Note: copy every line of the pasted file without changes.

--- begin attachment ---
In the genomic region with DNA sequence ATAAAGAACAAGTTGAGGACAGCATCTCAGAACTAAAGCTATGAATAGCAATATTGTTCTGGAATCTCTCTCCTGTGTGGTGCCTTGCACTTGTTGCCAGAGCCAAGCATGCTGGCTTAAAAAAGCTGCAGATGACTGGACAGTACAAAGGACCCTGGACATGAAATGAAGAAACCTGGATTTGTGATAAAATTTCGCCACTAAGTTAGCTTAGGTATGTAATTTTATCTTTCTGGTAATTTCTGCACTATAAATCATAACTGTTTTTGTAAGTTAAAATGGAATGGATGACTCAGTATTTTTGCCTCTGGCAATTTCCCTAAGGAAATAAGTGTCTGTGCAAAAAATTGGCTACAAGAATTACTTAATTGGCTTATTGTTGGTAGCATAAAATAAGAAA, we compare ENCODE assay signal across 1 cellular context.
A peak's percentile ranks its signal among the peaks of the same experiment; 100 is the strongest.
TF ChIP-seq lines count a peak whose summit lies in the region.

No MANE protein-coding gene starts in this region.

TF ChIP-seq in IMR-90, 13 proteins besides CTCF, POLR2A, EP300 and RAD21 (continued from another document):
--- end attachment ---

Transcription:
In the genomic region with DNA sequence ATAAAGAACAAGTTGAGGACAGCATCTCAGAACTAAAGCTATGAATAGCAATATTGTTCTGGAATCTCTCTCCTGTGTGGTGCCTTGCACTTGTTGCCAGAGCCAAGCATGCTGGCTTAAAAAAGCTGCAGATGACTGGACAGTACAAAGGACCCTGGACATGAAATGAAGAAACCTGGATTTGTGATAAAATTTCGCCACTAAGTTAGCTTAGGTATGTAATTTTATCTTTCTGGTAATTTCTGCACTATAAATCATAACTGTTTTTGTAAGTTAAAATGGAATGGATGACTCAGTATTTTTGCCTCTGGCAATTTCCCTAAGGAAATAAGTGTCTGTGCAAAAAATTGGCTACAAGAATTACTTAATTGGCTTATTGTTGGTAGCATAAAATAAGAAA, we compare ENCODE assay signal across 1 cellular context.
A peak's percentile ranks its signal among the peaks of the same experiment; 100 is the strongest.
TF ChIP-seq lines count a peak whose summit lies in the region.

No MANE protein-coding gene starts in this region.

TF ChIP-seq in IMR-90, 13 proteins besides CTCF, POLR2A, EP300 and RAD21 (continued from another document):